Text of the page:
The former world’s number one squash player has held court with a different kind of talent.
Racquet star James Wilstrop, who trains at Pontefract Squash Club, and his dad and coach Malcolm were the guests of honour at a event showcasing the artistic skills of 200 schoolchildren.
The duo were invited by Pontefract Education Trust (PET) who put on the show at Carleton Community High School on Tuesday, July 14.
The event featured a variety of acts from singing and dancing to drama. It featured 11 schools in Pontefract’s Got Talent style show.
Organiser Louise Limbert, of the PET said: “We had pre-show hiccups, but all the performances on the night were faultless. We really do have the most amazing children in Pontefract, with wonderful talents that should be and were celebrated.
After the dazzling performances, squash star James Wilsrtop shared his experience of performing in front of a live crowd with the youngsters. He said: “It is great to feel the heartbeat of a live audience and to hear their reactions. Both myself and Malcolm thought how lucky you all are to be able to perform in a wonderful theatre with such a large audience.”
The initiative was instigated through the Pontefract Education Trust staff and head teachers,
They felt it was important to show the children, parents, staff and governors how working together as a trust can raise aspirations and achievements locally.
The 11 schools involved were Carelton Park J&I, Carleton Community High School, Cobblers Lane Primary, Halfpenny Lane J&I, Holy Family & St Michael’s Catholic Primary, The King’s School, Larkshill J& I, Orchard Head, Pontefract DeLacy J&I School, The Rookeries J&I and St Joseph’s Catholic Primary (VA) School.
The Road Back to Tehran: Undoing the Last Sixty Years by Ambassador John Limbert.
How do we find our way back to Tehran over a road strewn with the
wreckage of the last 35-years of disastrous American-Iranian relations?
How do we build something better? We can neither undo nor forget the
past. But if we are going to clear the road of its ugly
obstacles—hostages, dead airline passengers, victims of terrorism—we
have to both admit they exist and then stop making them a reason for not
clearing the road. Perhaps the first step is empathy, which will
require Americans to remember more and Iranians to remember less.
Bolivia soccer federation chief jailed in embezzlement case
LA PAZ, Bolivia (AP) — A Bolivian judge on Tuesday ordered the president of the country’s soccer federation jailed on charges he diverted funds from a charity match.
Judge Roberto Baldivieso sent Carlos Chavez, who is also treasurer of the South American Soccer Confederation, to Bolivia’s notorious Palmasola Prison in the eastern city of Santa Cruz.
He also ordered the federation’s executive secretary, Alberto Lozada, placed under house arrest in the same case.
Chavez and Lozado are accused of misappropriating some of the more than $400,000 in receipts from a 2013 friendly match between Bolivia and Brazil that were to have benefited the family of a fan, Kevin Beltran, killed by fireworks shot by Brazilian fans at an earlier game.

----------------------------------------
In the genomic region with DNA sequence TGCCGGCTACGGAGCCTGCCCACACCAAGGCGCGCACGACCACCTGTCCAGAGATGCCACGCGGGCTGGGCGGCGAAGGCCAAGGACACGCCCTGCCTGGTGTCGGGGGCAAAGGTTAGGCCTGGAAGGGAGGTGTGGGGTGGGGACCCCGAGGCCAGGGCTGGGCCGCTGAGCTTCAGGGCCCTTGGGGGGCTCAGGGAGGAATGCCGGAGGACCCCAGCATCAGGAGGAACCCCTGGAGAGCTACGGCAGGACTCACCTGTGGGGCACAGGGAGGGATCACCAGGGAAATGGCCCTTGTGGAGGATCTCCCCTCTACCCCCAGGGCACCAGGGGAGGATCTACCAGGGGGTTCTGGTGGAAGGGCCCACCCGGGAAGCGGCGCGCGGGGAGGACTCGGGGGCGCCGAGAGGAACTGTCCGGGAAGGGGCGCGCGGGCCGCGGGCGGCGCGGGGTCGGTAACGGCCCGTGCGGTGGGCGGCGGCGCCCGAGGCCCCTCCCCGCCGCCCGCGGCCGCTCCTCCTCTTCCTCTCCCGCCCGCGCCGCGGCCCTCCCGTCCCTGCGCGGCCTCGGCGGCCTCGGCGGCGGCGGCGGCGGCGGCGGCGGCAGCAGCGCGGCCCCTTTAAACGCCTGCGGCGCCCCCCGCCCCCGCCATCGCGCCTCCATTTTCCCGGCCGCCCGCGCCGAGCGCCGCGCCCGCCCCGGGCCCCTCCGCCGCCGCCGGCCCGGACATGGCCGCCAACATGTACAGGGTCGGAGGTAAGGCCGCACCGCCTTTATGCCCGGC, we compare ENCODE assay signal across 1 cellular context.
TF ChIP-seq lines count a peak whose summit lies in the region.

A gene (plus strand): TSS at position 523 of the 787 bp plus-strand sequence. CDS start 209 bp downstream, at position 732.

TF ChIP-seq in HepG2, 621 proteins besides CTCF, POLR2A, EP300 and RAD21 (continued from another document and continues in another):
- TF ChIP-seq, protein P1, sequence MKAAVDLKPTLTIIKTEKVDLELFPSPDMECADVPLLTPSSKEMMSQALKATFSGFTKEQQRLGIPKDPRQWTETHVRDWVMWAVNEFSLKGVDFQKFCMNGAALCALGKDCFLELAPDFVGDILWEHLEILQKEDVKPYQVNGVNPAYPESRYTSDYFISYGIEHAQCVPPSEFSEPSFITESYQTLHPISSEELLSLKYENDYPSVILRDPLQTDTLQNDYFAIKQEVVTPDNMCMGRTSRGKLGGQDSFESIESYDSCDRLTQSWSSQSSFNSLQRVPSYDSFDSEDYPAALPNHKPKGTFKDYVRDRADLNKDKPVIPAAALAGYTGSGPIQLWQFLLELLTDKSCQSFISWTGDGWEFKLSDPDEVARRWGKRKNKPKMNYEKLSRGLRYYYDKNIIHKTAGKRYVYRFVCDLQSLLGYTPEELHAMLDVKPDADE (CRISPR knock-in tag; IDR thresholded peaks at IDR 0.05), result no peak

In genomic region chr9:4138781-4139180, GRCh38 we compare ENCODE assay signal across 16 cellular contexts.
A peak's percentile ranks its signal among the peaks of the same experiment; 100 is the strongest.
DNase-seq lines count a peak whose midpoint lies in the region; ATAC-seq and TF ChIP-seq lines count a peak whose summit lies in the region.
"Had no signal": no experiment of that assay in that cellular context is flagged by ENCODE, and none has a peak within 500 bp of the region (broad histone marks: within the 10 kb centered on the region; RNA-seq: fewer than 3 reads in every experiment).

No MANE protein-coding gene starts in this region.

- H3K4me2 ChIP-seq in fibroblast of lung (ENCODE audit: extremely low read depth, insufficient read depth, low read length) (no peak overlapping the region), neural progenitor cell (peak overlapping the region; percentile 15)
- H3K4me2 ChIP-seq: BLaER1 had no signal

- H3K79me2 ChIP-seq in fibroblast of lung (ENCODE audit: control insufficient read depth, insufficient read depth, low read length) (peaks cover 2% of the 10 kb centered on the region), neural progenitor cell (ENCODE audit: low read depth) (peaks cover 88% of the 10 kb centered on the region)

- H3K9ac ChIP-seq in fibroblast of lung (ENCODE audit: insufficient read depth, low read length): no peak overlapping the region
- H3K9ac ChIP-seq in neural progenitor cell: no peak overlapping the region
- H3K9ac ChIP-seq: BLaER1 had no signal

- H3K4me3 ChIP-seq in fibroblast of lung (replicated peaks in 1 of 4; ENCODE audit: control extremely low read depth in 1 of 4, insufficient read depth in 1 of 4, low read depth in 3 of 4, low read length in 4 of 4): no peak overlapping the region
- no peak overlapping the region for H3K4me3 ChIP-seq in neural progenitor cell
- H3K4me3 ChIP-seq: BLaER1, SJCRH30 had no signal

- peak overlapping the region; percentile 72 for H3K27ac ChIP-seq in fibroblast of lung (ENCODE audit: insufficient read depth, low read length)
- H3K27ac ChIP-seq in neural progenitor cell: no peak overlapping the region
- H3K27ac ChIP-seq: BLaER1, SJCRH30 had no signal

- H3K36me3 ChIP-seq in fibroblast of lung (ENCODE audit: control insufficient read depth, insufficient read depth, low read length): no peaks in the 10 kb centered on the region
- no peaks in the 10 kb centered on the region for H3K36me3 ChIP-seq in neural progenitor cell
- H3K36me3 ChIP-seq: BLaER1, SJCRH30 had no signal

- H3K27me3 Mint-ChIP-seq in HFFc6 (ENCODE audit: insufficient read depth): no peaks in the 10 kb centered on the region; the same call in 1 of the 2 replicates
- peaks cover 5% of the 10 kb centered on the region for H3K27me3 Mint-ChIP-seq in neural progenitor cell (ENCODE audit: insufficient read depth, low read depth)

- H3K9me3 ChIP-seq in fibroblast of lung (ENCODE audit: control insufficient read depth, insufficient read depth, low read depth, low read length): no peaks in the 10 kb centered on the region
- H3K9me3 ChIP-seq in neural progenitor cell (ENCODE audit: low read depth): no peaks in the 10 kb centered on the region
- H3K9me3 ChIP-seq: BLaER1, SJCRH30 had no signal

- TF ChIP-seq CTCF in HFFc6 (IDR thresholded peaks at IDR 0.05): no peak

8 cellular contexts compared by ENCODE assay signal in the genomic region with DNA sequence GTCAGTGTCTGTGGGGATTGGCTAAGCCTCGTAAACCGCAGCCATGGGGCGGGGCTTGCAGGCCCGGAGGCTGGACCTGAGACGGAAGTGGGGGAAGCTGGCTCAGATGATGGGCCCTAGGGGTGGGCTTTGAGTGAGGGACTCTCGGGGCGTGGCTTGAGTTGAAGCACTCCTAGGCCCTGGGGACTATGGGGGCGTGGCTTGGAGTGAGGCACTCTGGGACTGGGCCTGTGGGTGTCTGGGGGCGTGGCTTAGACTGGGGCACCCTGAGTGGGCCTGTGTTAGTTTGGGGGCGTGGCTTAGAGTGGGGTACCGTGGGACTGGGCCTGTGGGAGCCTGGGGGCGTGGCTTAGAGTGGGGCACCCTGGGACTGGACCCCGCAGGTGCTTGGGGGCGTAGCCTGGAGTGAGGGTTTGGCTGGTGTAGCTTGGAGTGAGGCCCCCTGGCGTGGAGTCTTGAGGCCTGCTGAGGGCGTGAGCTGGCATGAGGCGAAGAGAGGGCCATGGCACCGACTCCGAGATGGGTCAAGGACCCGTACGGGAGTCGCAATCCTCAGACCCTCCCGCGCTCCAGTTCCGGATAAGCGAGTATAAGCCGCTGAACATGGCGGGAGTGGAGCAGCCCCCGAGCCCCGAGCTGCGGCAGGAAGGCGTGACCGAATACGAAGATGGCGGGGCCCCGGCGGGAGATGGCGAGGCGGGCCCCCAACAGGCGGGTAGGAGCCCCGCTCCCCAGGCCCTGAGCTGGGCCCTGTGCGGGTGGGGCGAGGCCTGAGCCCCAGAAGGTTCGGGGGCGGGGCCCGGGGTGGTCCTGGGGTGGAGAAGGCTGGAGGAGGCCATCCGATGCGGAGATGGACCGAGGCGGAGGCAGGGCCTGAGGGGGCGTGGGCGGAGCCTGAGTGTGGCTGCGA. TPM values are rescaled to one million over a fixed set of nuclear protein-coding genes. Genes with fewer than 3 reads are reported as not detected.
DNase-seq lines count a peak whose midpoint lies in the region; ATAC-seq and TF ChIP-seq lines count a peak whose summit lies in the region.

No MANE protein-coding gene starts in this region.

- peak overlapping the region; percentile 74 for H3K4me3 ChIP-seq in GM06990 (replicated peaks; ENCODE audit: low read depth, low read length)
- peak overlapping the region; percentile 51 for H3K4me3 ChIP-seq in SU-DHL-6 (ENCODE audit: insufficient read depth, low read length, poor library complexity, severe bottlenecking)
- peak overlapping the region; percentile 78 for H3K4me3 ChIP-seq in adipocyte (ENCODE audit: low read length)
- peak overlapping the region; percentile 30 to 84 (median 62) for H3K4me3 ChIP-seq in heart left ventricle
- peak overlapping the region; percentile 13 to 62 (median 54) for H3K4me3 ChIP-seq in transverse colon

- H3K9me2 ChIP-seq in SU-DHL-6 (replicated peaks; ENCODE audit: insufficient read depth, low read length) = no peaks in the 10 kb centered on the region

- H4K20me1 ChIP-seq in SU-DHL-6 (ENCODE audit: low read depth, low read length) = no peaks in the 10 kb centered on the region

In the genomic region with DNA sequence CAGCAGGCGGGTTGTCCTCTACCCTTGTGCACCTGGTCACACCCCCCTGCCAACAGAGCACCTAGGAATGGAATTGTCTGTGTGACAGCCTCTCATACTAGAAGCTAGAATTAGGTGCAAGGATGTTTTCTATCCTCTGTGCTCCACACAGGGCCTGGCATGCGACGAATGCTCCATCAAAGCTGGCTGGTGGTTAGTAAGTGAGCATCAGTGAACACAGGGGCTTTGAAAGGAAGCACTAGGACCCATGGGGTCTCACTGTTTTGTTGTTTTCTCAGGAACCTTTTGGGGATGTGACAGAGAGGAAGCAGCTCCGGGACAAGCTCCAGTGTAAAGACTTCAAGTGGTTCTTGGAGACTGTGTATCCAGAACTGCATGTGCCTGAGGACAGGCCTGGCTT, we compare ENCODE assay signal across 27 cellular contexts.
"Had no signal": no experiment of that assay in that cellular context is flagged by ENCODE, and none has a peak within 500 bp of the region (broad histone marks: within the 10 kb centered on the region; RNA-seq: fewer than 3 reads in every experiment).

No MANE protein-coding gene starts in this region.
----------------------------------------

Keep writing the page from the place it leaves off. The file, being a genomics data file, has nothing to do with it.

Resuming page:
The father of the dead fan said in a TV interview that Chavez told reporters in 2013 that part of the money would go to the family. But Limbert Beltran said he had seen none of it.
The charges make no reference to the bribery scandal affecting FIFA, soccer’s international governing body. But chief Bolivian prosecutor Ramiro Guerrero did not rule out a broadening of the investigation.
Among 14 FIFA officials investigated by U.S. authorities on charges ranging from money laundering to fraud are four South Americans, two of them top officials in the South America federation.
Tourists find wonderland during new Vietnam cave tour
The first seven tourists to two newly opened caves came back with some amazing photos
A photo of stalactites taken by a tourist on a new tour to Va and Nuoc Nut caves in the famous Phong Nha – Ke Bang cave system in central Vietnam. The tours began July 17 and the first seven visitors, both Vietnamese and foreigners, went with Howard Limbert of the British Cave Research Association. Photo credit:VnExpress
A picture of a giant stalagmite taken during the tour, which lasted two days and a night and required the travelers to walk around 10 kilometers, climb a hill 150 meters tall and wade through a river for around three kilometers.
A tourist stands by a lake inside Nuoc Nut where he and others spent two hours exploring and taking photos. The tour organizer Oxalis provides helmets, gloves and torches.
One of the mysteries encountered on the trip. Some people say they are limestone emulsions, but others say they are an insect’s web.
A bud with white leaves inside Nuoc Nut.
Tourists inside Va Cave, which is around 1.7 kilometers long, on the second day of their trip.
Va cave is very close to Nuoc Nut, but one has to swim across the river.
Then they have to climb over a stone wall with equipment provided by the company.
The tour requires participants to have good health and possess basic hiking and climbing skills.
The best part of Va is a group of stalagmites of similar shapes and sizes. Explorers have praised the cave as unique for its limestone structure. You do not want to miss a photo here, so you need to bring special devices for extra light effects as the cave is very dark.
Tourists also have to follow several travel rules to not damage the stalagmites. Mai Trang, one of the first tourists, said it feels rather “magical” seeing a thousand piles of limestone standing up from the ground. “I felt like standing in a citadel buried underground.”
You can find the original story here on VnExpress.